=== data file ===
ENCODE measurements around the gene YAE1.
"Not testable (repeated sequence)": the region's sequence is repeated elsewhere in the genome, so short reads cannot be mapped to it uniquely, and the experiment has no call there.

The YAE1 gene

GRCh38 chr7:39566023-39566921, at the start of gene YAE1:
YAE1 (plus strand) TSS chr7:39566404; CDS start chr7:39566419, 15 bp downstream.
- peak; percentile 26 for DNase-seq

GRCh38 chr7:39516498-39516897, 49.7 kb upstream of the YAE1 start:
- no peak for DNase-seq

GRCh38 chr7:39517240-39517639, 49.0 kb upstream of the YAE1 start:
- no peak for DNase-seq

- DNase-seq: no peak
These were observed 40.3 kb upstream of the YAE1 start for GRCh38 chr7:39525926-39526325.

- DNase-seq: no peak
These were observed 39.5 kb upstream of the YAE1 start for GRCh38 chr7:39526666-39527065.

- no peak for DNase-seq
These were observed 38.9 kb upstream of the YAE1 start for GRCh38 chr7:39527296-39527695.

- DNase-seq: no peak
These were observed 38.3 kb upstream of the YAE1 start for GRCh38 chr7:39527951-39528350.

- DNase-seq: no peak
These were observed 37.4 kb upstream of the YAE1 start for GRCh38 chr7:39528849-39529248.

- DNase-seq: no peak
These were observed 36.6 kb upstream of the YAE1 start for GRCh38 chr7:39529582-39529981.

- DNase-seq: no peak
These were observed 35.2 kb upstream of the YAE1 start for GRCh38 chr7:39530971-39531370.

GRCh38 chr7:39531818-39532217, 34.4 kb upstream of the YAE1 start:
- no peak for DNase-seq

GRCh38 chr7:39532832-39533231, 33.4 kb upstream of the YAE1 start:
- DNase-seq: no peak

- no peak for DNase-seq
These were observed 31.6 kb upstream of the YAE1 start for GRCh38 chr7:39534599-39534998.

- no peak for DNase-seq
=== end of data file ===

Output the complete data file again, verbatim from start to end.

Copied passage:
ENCODE measurements around the gene YAE1.
"Not testable (repeated sequence)": the region's sequence is repeated elsewhere in the genome, so short reads cannot be mapped to it uniquely, and the experiment has no call there.

The YAE1 gene

GRCh38 chr7:39566023-39566921, at the start of gene YAE1:
YAE1 (plus strand) TSS chr7:39566404; CDS start chr7:39566419, 15 bp downstream.
- peak; percentile 26 for DNase-seq

GRCh38 chr7:39516498-39516897, 49.7 kb upstream of the YAE1 start:
- no peak for DNase-seq

GRCh38 chr7:39517240-39517639, 49.0 kb upstream of the YAE1 start:
- no peak for DNase-seq

- DNase-seq: no peak
These were observed 40.3 kb upstream of the YAE1 start for GRCh38 chr7:39525926-39526325.

- DNase-seq: no peak
These were observed 39.5 kb upstream of the YAE1 start for GRCh38 chr7:39526666-39527065.

- no peak for DNase-seq
These were observed 38.9 kb upstream of the YAE1 start for GRCh38 chr7:39527296-39527695.

- DNase-seq: no peak
These were observed 38.3 kb upstream of the YAE1 start for GRCh38 chr7:39527951-39528350.

- DNase-seq: no peak
These were observed 37.4 kb upstream of the YAE1 start for GRCh38 chr7:39528849-39529248.

- DNase-seq: no peak
These were observed 36.6 kb upstream of the YAE1 start for GRCh38 chr7:39529582-39529981.

- DNase-seq: no peak
These were observed 35.2 kb upstream of the YAE1 start for GRCh38 chr7:39530971-39531370.

GRCh38 chr7:39531818-39532217, 34.4 kb upstream of the YAE1 start:
- no peak for DNase-seq

GRCh38 chr7:39532832-39533231, 33.4 kb upstream of the YAE1 start:
- DNase-seq: no peak

- no peak for DNase-seq
These were observed 31.6 kb upstream of the YAE1 start for GRCh38 chr7:39534599-39534998.

- no peak for DNase-seq